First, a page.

Will Warner Bros.' 'Dolphin Tale' Boost an Aquarium and Florida's Gulf Coast?

Publicity Campaigns For Facility and St. Pete/Clearwater Attempt to Bring Tourists, and Dollars, to Area

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Warner Bros. Dolphin Tale, which opened to about $20 million last weekend, is the (almost) true story of a rescued dolphin named Winter which lost its flipper after getting tangled in lines from a crab trap.

An ad in USA Today using the movie to promote Clearwater, Fla., and neighboring St. Petersburg.
An ad in USA Today using the movie to promote Clearwater, Fla., and neighboring St. Petersburg.

Fitted with a prosthetic flipper, Winter became a local celebrity and in turn, saved the struggling marine-rescue facility that saved her. Now that the movie has opened internationally -- with a reported $50 million marketing budget behind it -- can Winter help Clearwater, Fla., and neighboring St. Petersburg in their competition for tourism dollars against higher-profile Miami and Orlando?

In addition to the promotional efforts you would expect, Warner Bros. is attempting to capitalize on the fact that Winter is real, alive and, well, kicking. Its website features a Winter Webcam where users can control a live feed from Winter's tank. Warner Bros. also built a mobile app, "Dolphin Tale: Fling a Fish," where the user's job is to feed Winter.

Viewers are encouraged to donate, and to visit. So far, it appears to be working. Daily visitors to the Clearwater Marine Aquarium have quadrupled since the movie opened Sept. 23. More than 1,300 people visited the Saturday and Sunday of the movie's opening weekend, up from 300 people the same weekend in 2009 (the facility was close for filming this time last year.) That's close to the number of visitors that visited the Kennedy Space Center at the same time, one of Florida's main attractions.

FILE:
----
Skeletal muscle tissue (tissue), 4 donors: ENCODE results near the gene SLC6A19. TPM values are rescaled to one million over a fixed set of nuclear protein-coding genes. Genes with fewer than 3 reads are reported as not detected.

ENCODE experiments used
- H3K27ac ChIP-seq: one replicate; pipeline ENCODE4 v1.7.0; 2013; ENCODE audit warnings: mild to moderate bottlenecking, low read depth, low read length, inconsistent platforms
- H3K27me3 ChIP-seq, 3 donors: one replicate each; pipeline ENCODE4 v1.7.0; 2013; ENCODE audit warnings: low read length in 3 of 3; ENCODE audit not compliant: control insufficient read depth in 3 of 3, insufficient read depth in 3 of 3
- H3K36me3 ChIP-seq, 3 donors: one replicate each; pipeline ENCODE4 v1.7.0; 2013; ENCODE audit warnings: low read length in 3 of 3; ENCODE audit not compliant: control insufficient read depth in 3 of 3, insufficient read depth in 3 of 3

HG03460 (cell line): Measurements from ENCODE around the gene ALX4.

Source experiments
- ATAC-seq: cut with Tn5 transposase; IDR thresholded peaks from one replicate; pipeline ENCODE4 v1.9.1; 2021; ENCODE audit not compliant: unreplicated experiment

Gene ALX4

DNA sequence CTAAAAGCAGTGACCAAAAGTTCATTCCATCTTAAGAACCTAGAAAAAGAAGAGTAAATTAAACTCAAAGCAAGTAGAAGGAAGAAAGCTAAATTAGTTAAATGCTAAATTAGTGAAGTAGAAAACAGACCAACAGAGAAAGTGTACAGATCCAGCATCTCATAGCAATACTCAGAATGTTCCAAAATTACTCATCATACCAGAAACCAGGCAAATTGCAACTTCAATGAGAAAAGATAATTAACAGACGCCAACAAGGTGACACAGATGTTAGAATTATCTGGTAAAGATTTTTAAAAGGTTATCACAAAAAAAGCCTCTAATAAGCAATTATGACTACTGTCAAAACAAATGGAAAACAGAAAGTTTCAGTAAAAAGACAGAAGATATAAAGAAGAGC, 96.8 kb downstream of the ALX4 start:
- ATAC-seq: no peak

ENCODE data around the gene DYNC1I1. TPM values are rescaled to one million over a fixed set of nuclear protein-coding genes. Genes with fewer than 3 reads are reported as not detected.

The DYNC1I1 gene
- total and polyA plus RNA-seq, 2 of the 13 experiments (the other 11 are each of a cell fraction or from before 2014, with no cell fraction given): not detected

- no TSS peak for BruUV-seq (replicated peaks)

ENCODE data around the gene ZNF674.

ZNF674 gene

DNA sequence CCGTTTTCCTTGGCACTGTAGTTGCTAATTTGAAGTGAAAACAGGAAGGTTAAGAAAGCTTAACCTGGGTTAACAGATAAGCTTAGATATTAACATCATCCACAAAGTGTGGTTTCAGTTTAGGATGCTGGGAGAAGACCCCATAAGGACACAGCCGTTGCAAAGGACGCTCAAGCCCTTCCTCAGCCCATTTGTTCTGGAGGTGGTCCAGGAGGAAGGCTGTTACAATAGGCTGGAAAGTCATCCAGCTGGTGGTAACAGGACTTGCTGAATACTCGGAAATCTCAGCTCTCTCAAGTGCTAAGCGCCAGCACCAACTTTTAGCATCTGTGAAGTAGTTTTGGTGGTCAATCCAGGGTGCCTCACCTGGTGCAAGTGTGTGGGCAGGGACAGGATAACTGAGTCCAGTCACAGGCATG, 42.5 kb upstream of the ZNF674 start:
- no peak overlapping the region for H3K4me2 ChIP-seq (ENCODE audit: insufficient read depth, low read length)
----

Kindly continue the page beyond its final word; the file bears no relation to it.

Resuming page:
The facility is hoping publicity and visitation related to the film will help it raise $12 million to rebuild the crumbling former sewage treatment plant, which houses Winter, several other dolphins, as well as sea turtles, sea otters, and other rescued wildlife. At the end of the movie, where movie-goers are shown pictures and videos of the actual rescue of Winter, there's a plug for viewers to donate and visit Clearwater.

"I'm very excited about the longevity of the film," said David Yates, director of the Clearwater Marine Aquarium and Executive producer of the film. "We have the elements that will give this movie the greatest impact on tourism because [people] want to see Winter."

Tourist officials in the St. Petersburg area are hoping to capitalize on the spotlight. "To have the Warner Bros. machine behind us, that 's going to kick [us] into high gear," said David Downing, deputy director of Visit St. Pete/Clearwater, which is leveraging its own marketing budget to the connect the area that includes St. Petersburg and a string of Gulf towns like Clearwater, to the film.

That effort includes buying search ads around "winter" and "dolphin" terms, as well as references to the main actors; hosted screenings (with one of Winter's spare prosthetic tails); a sweepstakes for a four-day getaway for a family of four offered to people who buy tickets on Fandango.com; hang-tags on rental cars in Orlando; and a full-page, $150,000 national ad in USA Today. The ad mentions Winter's big-screen debut, but directly promotes St. Pete/Clearwater as the "marquee Florida hot spot" -- hoping to convert movie-goers to tourists.

Mr. Yates is hoping that the dolphin wave to be longer-lasting than just the movie. "There's the DVD that will be coming out -- a possible TV spin-off series, a sequel, a documentary -- there's a number of possible things," he said.

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